Šefčovič: We need more than ten Gigafactories in Europe


The EU head of Energy Union, Maroš Šefčovič, has outlined the growing need for battery infrastructure in Europe with bold words. He also sees the need for a coordinated private and public effort in bringing about a change in Europe.

Šefčovič expects that more than ten Gigafactories à la Tesla will be needed in the EU to supply the demand for batteries 2025, an estimated 200 GWh. He has asked car manufacturers and suppliers to put more effort into setting up cell production in Europe, and foresees a market for energy worth 250 billion euros.

On February 23 the EU commission will recommend a possible strategy for the start of a European battery cooperation. In early May an actionable plan is set to follow, which will also decide which features will be financed by the EU. For the next period, following 2021, there is already higher investment earmarked for research and development.

According to the report, the offer will also be interesting for companies outside of Europe. Several battery producers from South Korea, China and the USA have announced their interest in setting up a battery production venture on the continent. They will likely be in a position to benefit from EU subsidies as well.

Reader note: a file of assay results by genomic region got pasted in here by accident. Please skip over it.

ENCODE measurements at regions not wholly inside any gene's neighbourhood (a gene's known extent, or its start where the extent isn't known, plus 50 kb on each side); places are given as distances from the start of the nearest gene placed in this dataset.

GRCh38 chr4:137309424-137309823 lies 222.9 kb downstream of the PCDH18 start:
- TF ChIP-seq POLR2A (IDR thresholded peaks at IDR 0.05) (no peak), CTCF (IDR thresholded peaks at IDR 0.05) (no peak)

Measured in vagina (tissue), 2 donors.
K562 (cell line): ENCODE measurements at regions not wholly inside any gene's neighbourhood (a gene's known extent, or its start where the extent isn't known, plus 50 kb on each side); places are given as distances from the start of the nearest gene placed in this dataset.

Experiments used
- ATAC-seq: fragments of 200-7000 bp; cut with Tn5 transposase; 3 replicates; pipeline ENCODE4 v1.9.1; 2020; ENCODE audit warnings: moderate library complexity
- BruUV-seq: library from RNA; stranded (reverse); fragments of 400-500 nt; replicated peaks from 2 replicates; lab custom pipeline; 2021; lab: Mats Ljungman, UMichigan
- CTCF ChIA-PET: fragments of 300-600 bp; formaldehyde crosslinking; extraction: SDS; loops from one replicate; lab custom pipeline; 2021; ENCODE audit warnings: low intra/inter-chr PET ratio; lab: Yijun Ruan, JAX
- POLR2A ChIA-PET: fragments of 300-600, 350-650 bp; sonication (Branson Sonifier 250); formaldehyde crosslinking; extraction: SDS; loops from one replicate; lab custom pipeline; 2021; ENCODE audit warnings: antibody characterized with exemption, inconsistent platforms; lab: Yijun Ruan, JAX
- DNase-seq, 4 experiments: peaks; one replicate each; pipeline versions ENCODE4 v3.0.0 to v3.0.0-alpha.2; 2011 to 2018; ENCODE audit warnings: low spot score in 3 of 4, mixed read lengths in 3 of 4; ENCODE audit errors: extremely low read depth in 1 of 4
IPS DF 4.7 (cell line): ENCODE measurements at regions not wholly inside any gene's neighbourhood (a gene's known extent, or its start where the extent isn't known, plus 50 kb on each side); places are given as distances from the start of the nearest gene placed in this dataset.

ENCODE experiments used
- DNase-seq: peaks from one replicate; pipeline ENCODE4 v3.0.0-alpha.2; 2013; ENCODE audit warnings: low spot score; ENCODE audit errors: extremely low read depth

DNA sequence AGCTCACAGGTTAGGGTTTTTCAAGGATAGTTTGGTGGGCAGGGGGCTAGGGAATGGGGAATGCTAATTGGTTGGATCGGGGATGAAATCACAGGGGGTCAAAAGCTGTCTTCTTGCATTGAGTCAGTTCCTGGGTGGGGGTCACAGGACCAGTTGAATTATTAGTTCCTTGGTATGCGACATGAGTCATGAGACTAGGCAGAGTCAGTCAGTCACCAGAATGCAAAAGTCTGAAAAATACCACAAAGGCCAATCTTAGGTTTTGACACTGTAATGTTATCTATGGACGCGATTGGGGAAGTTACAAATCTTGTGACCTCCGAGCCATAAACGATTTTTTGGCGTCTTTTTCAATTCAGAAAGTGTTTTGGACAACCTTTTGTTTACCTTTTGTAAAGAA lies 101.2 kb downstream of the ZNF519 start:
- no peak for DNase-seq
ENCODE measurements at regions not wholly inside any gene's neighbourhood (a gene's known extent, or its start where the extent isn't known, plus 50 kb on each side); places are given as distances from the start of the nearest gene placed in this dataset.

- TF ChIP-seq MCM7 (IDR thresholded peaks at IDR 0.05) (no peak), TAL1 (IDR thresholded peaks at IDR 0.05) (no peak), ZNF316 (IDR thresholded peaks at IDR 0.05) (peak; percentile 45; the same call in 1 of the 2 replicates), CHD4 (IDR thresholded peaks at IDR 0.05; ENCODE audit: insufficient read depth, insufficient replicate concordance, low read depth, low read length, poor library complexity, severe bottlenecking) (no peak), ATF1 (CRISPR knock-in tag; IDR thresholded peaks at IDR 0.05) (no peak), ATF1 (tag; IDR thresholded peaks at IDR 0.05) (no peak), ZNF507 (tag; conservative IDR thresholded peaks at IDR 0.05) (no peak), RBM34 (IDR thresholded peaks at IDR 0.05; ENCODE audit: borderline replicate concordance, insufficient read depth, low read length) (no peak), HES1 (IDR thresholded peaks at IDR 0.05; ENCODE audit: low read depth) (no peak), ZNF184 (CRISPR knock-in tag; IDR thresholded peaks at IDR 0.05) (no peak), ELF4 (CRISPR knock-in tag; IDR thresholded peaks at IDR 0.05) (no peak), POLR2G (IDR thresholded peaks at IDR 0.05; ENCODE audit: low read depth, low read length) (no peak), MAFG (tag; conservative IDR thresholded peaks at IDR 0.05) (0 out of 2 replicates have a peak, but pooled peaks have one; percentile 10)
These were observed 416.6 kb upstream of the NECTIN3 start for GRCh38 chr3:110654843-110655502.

Several German supply managers and battery producers have already noted that current battery production is in a select few hands. Some battery providers have allegedly abused their position by interrupting existing contracts to sell batteries for a quick payoff, particularly if the company is a smaller one.

On the European side, response to the potentially looming battery shortage has been slow. As of last October, several leading figures from politics, academics and commercial ventures were gathered for a European battery cooperation. The result of the meeting was a battery symposium in Brussels, which was spearheaded by Šefčovič. They managed to agree to a plan to set up a supply chain for European battery production. TerraE Holding is hoping to receive considerable subsidies from the EU government. Overall, the EU plans to spend up to 2.2 billion euros.

Already in January skeptical voices started criticising the plan, as multiple heads of industry reportedly doubted the value of large investments into battery production infrastructure.

It remains to be seen what the EU plans once it releases its strategy draft. Whether a large and concerted effort is to come together, depends on the industry.


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